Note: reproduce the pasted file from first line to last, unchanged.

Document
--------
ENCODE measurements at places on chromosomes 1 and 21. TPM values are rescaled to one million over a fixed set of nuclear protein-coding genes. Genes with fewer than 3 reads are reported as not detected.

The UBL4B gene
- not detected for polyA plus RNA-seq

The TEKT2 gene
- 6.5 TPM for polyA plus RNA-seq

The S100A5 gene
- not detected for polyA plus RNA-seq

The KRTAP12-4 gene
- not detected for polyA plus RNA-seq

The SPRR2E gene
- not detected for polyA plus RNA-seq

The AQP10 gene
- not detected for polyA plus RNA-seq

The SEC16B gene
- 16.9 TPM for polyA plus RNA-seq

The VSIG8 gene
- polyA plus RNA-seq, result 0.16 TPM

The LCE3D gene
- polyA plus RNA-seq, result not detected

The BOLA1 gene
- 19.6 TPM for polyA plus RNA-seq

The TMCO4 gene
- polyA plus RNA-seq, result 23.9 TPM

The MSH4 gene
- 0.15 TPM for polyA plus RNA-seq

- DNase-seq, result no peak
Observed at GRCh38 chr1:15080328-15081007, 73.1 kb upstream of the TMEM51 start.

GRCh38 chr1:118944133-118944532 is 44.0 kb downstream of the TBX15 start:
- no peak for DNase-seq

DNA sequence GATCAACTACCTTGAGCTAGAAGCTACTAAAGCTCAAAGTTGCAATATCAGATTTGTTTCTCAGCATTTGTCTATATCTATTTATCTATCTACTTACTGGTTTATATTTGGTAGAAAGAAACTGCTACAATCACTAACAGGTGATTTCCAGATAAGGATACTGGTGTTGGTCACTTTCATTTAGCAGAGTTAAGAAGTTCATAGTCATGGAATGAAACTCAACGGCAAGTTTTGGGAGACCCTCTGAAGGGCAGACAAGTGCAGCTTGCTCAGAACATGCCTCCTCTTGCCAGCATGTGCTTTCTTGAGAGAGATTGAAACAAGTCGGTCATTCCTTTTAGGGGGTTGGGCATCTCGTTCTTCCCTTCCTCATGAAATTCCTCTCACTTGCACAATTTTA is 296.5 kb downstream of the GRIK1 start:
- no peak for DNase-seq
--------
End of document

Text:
ENCODE measurements at places on chromosomes 1 and 21. TPM values are rescaled to one million over a fixed set of nuclear protein-coding genes. Genes with fewer than 3 reads are reported as not detected.

The UBL4B gene
- not detected for polyA plus RNA-seq

The TEKT2 gene
- 6.5 TPM for polyA plus RNA-seq

The S100A5 gene
- not detected for polyA plus RNA-seq

The KRTAP12-4 gene
- not detected for polyA plus RNA-seq

The SPRR2E gene
- not detected for polyA plus RNA-seq

The AQP10 gene
- not detected for polyA plus RNA-seq

The SEC16B gene
- 16.9 TPM for polyA plus RNA-seq

The VSIG8 gene
- polyA plus RNA-seq, result 0.16 TPM

The LCE3D gene
- polyA plus RNA-seq, result not detected

The BOLA1 gene
- 19.6 TPM for polyA plus RNA-seq

The TMCO4 gene
- polyA plus RNA-seq, result 23.9 TPM

The MSH4 gene
- 0.15 TPM for polyA plus RNA-seq

- DNase-seq, result no peak
Observed at GRCh38 chr1:15080328-15081007, 73.1 kb upstream of the TMEM51 start.

GRCh38 chr1:118944133-118944532 is 44.0 kb downstream of the TBX15 start:
- no peak for DNase-seq

DNA sequence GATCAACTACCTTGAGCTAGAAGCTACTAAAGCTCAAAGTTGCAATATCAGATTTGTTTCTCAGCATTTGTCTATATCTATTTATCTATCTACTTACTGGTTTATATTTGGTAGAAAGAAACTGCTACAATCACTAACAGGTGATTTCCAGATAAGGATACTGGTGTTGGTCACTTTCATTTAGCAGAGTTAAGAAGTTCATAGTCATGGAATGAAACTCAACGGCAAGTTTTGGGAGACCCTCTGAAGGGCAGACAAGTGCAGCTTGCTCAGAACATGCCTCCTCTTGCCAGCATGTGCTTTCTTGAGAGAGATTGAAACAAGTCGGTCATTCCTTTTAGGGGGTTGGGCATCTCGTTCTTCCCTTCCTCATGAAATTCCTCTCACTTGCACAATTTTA is 296.5 kb downstream of the GRIK1 start:
- no peak for DNase-seq